Framed Christmas Ornament Tree!


Framed Christmas Ornament Tree!

That makes sense right?

It's a bunch of ornaments, in the shape of a Christmas tree...framed.

Dang, I'm a wordsmith! Enough with the wordsmithing and let me show you how I made this thing.

It all started with scrap wood. Scrap cedar board and salvaged picture frame molding to be exact. For reals, I have so much scrap wood stacked up all over the workshop. All over the place! I've been told I'm in the Rat Pack...you know, with Martin Dean...I mean Dean Martin. Sometimes I get things backwards.


Wait a minute...

I fixed up the molding by filling in the holes with wood putty. All you need to do is fill in, let dry and sand.


It's better to go with multiple thin applications, because the putty will dry quicker.

I used an all-purpose sealer/primer before painting. I like doing this to old painted wood before repainting, because it prevents the seeping out of anything in the old wood and gives excellent adhesion to old and overcoat paints.

I applied two coats of this Christmassy looking dark green milk paint. I even wore a Santa hat!

Annie Sloan clear wax! This stuff makes colors pop and your wallet cry! I live in Japan and have you seen the exchange rate lately? Holy moly!!

If you don't want to get your wax brush dirty...or in my case, your wife says "Don't touch my wax brushes!", just apply the wax with a rag and buff to a shine with a clean rag.


Don't touch your wife's wax brushes.

Now the cedar board! Lightly sand for a rustic/weathered look. Cedar wood has a natural mill glaze on its surface. This needs to be sanded well for woodworking, but for projects like this, the mill glaze looks cool. Lightly sand and immediately stain, because this is when the wood is most receptive to absorbing stain. All types of finishes are suitable for cedar too.

I applied one coat of Watco medium walnut oil stain.

I attached the frame, one piece at a time to the cedar wood using fast drying wood glue and screws.

Drill screws in from the back of the cedar wood taking care not to use screws too long or too short.

"Flippin sweet"

-Napoleon Dynamite

Now for the ornaments.

I used 3cm and 2cm.

The framed cedar is about 480cm X 480cm and the smaller ornaments will look cute.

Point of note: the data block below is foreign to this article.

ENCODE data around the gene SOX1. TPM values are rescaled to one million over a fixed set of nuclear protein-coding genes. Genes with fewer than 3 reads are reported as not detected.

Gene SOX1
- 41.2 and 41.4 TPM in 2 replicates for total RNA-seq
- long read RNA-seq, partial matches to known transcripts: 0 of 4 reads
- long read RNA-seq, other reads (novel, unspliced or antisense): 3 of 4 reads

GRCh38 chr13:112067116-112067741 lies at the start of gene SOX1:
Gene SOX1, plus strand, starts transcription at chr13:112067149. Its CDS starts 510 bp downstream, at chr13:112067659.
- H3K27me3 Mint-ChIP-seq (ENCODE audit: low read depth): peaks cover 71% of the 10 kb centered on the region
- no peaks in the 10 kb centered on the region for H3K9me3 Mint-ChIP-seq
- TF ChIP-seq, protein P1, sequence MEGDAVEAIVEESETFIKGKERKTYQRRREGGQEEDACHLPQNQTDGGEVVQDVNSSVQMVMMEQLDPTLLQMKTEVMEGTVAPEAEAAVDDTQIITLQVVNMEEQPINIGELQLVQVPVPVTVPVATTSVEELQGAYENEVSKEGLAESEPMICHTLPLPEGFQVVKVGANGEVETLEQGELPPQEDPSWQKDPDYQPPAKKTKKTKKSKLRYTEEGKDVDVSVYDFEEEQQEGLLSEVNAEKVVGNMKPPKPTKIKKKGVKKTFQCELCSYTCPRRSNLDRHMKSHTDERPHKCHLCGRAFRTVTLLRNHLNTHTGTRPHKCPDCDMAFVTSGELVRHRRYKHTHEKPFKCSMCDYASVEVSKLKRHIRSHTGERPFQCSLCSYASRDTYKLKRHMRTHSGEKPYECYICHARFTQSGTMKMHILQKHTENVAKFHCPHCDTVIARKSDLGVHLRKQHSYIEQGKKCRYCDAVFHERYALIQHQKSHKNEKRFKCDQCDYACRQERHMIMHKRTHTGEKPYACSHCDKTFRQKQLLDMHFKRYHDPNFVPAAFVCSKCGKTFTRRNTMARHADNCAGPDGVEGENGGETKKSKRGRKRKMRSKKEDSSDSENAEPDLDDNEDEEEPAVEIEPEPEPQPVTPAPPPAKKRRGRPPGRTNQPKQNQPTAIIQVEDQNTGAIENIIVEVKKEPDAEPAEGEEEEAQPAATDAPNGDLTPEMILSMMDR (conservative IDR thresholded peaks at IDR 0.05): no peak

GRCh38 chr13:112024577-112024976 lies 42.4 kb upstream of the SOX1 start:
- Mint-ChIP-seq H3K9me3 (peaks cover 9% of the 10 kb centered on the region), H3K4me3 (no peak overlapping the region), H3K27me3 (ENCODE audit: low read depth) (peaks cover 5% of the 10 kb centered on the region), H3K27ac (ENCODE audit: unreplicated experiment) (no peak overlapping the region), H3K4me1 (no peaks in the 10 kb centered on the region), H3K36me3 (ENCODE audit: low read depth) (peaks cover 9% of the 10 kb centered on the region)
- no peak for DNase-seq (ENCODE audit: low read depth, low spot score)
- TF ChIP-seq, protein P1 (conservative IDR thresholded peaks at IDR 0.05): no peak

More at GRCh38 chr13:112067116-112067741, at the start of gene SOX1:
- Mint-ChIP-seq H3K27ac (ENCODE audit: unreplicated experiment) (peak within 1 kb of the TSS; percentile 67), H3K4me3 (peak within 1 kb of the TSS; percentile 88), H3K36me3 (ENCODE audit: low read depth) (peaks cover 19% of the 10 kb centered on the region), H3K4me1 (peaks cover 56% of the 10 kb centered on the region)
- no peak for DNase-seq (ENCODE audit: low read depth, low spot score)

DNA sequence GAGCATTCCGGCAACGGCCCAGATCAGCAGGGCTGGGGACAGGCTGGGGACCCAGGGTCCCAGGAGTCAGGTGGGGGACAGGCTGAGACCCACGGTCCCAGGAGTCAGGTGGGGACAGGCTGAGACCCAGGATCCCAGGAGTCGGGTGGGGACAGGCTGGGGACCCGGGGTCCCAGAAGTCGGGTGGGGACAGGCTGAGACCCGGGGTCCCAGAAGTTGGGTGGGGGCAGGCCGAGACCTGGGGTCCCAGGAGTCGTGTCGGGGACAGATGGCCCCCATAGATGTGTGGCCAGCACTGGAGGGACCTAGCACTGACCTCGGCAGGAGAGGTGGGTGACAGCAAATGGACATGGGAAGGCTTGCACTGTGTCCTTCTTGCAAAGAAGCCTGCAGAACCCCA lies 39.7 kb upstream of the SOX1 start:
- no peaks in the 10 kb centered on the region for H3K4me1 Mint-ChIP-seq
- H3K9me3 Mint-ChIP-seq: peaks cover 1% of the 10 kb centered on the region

I'm too manly to understand the concept of cute, but I've been told that this Framed Christmas Ornament Tree is: Cute.

Take out the cutie patootie, little adorable...I mean grrrr, man! Shotgun a beer and rip off the tops of every ornament while howling at the ceiling. UFC! UFC!

You're going to hot glue all of the ornaments into a removable tree shape and the easiest way to do this is:


-Glue the top ornament to the cedar wood.

It'll easily pull off later and the hot glue will not bond or ruin the wood finish.


-Try your best to hide the hot glue, applying it to the sides only where the ornaments touch. There will be hot glue strings everywhere, but these are easily cleaned off of the ornaments. If you get a blob on top, don't worry. You can carefully cut it away and scrape it off.

Keep gluing them to each other using the cedar wood. After about 9 rows, you can pull it off of the wood and apply more hot glue to the back of the ornament tree, making it sturdy.

9 rows! Gently pull it off of the cedar wood, flip it and add hot glue to the back.

Add hot glue to the areas where the ornaments touch.

It won't look messy on the front.

Kinda like a mullet.


You have a triangle and can rotate anyway to whatever looks like the best tree.

My tree looked better rotated a different way.

I glued the 2cm ornaments right on top.

Can you see the two screws? Those are what hold the ornament tree to the cedar wood. I'm going to remove the tree when I store it.

The screws!

Finished! The pinecone is hot glued to the ornament.


This is why I keep all of my scrap wood!